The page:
Human Rights in Islamic Societies
Muslims and the Western Conception of Rights
- Available for pre-order. Item will ship after May 10, 2021
This book compares Islamic and Western ideas of human rights in order to ascertain which human rights, if any, can be considered universal. This is a profound topic with a rich history that is highly relevant within global politics and society today.
The argument in this book is formed by bringing William Talbott’s Which Rights Should Be Universal? (2005) and Abdulaziz Sachedina’s Islam and the Challenge of Human Rights (2014) into conversation. By bridging the gap between cultural relativists and moral universalists, this book seeks to offer a new model for the understanding of human rights. It contends that it is a universal tendency toward cruelty that produces universal counter-cruelty. Thus, a dynamic equilibrium is created that can be made to endure for as long as the power differential does. It goes on to state that the persistent impulse to inflict cruel acts is checked only by the commitment of citizens to check the powerful--the State--with civil society.
Engaging with Islamic and Western, historical and contemporary and relativist and universalist thought, this book is a fresh take on a perennially important issue. As such, it will be a first-rate resource for any scholars working in Religious Studies, Islamic Studies, Middle East Studies, Ethics, Sociology and Law and Religion.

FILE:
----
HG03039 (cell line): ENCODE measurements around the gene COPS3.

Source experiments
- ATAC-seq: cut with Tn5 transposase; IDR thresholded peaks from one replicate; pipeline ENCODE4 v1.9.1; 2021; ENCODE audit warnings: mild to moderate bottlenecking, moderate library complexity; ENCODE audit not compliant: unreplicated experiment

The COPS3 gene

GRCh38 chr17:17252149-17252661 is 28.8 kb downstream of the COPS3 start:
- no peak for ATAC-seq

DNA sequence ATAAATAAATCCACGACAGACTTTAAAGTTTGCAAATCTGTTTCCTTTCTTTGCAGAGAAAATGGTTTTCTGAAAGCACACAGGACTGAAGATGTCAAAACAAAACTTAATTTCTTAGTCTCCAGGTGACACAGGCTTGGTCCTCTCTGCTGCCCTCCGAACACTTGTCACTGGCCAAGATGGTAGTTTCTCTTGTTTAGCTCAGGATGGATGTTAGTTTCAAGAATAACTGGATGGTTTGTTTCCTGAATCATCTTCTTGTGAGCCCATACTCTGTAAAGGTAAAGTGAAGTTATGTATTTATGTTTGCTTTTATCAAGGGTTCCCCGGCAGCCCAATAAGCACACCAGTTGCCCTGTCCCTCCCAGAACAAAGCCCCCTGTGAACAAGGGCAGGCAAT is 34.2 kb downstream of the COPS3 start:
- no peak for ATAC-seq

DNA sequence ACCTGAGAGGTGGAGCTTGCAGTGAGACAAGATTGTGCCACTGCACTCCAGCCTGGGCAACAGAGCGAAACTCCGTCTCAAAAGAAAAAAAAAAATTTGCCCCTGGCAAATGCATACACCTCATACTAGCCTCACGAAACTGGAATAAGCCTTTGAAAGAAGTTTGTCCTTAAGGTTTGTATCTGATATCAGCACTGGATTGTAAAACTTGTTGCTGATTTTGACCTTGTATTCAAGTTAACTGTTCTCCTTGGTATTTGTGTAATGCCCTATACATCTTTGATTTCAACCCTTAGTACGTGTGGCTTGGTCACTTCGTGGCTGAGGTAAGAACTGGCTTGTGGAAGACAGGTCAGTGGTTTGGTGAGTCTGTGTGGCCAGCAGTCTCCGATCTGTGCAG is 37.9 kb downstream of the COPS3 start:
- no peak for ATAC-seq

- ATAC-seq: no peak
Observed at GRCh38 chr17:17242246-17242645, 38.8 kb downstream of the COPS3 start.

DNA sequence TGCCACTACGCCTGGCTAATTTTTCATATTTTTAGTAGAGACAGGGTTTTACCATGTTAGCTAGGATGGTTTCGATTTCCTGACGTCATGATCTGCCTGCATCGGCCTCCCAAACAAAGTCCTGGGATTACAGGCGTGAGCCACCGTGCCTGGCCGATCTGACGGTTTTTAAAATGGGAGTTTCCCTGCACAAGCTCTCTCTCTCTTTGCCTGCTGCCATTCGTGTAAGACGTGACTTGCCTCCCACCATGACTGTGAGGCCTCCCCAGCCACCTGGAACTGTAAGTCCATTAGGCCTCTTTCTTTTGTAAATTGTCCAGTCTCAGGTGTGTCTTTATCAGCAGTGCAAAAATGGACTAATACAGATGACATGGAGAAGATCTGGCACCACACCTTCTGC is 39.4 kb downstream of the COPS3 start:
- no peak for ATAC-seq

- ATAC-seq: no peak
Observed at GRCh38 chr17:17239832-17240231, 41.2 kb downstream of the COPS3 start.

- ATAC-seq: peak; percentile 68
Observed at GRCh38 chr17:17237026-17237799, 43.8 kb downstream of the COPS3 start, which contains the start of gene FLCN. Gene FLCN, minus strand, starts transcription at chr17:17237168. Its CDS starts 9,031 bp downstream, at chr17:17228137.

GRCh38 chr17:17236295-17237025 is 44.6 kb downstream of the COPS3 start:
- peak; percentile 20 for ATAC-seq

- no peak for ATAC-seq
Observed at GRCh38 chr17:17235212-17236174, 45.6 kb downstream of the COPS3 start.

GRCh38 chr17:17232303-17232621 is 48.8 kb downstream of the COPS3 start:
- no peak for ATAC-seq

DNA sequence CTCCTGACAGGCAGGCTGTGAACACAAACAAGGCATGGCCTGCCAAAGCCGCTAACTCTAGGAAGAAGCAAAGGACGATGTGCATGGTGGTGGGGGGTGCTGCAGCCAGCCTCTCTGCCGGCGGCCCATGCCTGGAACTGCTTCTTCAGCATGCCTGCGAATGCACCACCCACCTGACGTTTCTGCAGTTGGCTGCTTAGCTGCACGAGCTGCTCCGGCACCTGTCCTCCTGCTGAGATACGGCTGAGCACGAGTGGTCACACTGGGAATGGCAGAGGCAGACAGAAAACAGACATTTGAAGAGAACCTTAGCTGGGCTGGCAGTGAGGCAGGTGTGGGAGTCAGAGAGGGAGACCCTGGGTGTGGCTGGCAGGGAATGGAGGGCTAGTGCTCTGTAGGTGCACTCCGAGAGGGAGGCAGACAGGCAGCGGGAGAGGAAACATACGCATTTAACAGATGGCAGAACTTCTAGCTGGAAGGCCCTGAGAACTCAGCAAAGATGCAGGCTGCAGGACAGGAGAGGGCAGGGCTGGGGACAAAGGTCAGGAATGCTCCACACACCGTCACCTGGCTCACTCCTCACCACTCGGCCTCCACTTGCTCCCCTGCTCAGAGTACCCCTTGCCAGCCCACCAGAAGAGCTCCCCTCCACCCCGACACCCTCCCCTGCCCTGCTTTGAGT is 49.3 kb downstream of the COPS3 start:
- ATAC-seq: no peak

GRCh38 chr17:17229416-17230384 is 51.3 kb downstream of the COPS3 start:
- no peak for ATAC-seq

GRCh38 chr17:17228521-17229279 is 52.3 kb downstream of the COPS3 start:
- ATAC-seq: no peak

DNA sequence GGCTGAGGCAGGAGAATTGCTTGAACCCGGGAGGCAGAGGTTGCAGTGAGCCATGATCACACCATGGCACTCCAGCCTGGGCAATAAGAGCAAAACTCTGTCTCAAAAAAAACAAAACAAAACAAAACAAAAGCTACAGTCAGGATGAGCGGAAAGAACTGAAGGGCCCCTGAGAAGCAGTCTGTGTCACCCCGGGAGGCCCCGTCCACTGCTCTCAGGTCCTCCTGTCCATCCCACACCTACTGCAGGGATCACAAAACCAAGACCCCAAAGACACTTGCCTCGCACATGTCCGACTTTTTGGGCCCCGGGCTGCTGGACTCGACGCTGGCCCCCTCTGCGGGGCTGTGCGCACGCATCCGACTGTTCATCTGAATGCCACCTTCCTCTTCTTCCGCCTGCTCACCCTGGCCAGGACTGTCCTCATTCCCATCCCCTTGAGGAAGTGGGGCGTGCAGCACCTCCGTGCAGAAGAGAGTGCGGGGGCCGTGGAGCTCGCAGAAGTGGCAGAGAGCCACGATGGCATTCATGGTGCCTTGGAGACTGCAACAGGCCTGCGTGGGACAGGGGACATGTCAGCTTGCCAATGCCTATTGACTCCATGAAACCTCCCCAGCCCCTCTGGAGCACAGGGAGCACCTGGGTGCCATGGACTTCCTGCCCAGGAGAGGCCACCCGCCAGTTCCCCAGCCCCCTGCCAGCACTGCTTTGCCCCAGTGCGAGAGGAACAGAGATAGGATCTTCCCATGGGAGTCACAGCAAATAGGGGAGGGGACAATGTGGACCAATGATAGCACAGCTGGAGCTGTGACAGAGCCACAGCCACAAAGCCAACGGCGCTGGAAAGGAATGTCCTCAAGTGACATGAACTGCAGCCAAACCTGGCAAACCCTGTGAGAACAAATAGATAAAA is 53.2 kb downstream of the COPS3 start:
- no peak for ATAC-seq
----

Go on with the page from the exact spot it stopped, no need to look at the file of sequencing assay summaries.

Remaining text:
Table of Contents
Part I Human Rights as a Discourse
2 What We Now Know: Human Rights and Post-Enlightenment Thought
3 Islamic Reaction to Western Enlightenment
Part II Human Rights in History
4 European Enlightenment, Racism, and Human Rights
5 Islam, Supremacy, Sectarianism, and Human Rights
Part III Globalism, History, and Human Rights Today
6 The Case of the 2011 Wars in SWANA
7 Actual and Instrumentalized Human Rights
8 Conclusion Human Rights, Civil Society, and the State
Ahmed E. Souaiaia is a member of the faculty with joint appointment in International Studies, Religious Studies, History, and College of Law at the University of Iowa, USA. He is the author of several books including Anatomy of Dissent in Islamic Societies: Ibadism, Rebellion and Legitimacy (2013) and Contesting Justice: Women, Islam, Law, and Society (2008). He has published articles in refereed journals and essays in national and international media outlets. He received a number of other awards including the Presidential Faculty Fellowship, Dean’s Scholar Award, and the Provost’s Global Forum Award.